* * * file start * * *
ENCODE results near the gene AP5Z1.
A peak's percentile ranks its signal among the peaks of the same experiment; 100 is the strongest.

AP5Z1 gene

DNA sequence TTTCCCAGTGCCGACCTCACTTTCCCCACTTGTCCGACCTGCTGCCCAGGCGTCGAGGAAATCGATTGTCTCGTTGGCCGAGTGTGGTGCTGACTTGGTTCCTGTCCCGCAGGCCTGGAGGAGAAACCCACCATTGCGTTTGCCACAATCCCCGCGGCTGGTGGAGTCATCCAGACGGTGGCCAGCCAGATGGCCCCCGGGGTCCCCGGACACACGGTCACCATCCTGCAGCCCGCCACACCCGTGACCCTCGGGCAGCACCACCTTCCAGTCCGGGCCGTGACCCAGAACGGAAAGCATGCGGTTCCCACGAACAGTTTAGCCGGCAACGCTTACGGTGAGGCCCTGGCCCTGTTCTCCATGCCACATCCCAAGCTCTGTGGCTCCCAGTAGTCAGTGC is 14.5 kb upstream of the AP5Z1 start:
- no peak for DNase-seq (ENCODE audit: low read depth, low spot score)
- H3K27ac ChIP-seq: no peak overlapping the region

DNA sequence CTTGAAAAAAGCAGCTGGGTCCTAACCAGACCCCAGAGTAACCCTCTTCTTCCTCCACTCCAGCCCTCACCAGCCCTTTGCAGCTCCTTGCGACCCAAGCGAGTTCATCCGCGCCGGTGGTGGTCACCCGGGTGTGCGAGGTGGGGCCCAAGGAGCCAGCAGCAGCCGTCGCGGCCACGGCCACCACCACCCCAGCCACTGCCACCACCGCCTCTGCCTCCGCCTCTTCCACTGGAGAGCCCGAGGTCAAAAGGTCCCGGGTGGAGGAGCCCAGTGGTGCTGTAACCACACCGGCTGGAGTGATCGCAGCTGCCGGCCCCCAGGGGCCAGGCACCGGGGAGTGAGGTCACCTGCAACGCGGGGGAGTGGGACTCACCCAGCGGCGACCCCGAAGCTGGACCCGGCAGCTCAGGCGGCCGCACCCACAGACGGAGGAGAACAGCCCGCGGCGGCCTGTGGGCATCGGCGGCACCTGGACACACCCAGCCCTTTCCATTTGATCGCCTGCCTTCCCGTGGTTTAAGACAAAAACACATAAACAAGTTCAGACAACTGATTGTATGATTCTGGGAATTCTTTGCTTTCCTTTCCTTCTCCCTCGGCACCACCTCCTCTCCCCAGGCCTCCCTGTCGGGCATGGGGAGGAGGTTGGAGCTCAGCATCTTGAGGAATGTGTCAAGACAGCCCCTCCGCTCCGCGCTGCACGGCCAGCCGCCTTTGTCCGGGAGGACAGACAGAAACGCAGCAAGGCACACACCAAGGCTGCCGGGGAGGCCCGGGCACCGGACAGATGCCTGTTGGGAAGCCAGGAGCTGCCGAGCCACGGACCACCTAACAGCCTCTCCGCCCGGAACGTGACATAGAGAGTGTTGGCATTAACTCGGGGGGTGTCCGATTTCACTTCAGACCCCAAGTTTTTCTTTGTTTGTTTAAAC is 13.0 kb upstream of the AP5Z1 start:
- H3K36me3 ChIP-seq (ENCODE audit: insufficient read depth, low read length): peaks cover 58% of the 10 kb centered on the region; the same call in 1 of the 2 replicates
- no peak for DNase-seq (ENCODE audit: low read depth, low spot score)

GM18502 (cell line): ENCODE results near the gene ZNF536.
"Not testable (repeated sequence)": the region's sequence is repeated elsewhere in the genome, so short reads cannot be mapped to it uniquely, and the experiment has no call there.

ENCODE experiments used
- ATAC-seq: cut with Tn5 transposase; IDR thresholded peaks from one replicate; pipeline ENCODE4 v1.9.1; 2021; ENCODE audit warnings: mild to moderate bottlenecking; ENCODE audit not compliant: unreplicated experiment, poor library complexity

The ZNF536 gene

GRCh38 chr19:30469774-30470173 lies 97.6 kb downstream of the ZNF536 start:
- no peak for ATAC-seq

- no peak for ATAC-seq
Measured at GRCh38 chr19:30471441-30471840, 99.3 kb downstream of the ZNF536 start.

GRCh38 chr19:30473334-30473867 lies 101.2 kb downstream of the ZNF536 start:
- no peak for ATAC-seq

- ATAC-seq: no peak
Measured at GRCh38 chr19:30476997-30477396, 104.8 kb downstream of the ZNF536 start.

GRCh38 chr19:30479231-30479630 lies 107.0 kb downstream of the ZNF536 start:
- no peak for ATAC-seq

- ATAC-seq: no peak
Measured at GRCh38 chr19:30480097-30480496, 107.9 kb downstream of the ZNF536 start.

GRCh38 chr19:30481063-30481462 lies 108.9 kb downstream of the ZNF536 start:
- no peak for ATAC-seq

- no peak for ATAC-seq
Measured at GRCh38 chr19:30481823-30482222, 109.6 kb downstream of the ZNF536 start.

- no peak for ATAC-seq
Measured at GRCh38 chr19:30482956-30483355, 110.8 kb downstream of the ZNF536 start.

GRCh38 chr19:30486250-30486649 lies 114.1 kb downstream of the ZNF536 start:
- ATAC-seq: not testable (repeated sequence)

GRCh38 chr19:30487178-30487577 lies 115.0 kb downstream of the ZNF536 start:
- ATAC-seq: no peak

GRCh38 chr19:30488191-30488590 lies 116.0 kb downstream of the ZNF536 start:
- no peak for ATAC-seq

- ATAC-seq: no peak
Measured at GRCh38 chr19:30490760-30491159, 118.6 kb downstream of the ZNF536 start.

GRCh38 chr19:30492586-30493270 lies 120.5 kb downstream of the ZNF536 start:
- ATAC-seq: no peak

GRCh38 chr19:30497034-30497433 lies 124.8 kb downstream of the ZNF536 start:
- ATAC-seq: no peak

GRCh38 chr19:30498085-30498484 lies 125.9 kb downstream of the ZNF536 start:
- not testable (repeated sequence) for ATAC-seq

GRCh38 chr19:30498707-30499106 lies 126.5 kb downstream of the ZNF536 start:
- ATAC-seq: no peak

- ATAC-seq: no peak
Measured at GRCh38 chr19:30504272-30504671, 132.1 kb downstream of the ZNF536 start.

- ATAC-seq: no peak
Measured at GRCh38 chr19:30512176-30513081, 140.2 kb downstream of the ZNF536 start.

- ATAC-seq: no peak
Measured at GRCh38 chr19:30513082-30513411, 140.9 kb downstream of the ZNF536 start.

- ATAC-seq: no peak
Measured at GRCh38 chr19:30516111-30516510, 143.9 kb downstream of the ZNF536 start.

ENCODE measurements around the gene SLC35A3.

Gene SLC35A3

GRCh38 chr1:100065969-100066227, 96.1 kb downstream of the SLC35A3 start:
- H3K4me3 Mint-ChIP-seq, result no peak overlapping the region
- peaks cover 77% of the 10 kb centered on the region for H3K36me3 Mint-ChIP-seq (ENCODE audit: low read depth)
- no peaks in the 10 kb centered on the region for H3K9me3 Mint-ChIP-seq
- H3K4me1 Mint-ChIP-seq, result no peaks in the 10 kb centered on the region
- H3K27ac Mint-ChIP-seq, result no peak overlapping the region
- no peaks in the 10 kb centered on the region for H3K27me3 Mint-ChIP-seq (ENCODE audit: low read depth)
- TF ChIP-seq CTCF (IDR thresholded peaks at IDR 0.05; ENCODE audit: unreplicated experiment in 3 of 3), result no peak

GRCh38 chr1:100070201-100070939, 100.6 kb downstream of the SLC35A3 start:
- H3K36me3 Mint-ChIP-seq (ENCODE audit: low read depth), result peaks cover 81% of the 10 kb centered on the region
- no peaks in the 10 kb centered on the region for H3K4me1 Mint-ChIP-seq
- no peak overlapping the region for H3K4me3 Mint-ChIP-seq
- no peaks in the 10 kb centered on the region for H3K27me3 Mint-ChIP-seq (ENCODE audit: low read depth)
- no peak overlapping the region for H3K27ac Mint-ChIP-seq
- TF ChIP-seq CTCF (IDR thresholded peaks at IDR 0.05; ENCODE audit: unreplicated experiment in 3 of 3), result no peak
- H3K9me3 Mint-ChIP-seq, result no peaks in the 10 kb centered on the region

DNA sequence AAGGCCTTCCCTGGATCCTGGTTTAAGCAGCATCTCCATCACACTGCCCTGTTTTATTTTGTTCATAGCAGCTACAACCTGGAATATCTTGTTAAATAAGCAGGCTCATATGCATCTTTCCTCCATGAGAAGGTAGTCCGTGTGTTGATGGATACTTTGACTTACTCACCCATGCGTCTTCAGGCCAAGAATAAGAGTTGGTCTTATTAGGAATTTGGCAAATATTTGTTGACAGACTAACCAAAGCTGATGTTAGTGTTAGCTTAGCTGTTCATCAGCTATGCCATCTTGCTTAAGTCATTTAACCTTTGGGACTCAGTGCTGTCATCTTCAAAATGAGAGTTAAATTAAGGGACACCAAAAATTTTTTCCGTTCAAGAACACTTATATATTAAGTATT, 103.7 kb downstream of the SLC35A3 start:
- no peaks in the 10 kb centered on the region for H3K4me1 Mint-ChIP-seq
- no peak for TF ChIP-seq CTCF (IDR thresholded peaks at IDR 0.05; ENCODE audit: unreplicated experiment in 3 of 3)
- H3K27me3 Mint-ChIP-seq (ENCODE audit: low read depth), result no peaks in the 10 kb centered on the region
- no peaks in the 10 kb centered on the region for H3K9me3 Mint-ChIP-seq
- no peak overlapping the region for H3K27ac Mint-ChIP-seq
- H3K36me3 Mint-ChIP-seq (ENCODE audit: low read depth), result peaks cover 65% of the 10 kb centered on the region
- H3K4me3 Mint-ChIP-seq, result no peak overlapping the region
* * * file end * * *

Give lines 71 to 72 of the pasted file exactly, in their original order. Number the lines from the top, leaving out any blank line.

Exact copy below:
- no peaks in the 10 kb centered on the region for H3K27me3 Mint-ChIP-seq (ENCODE audit: low read depth)
- no peak overlapping the region for H3K27ac Mint-ChIP-seq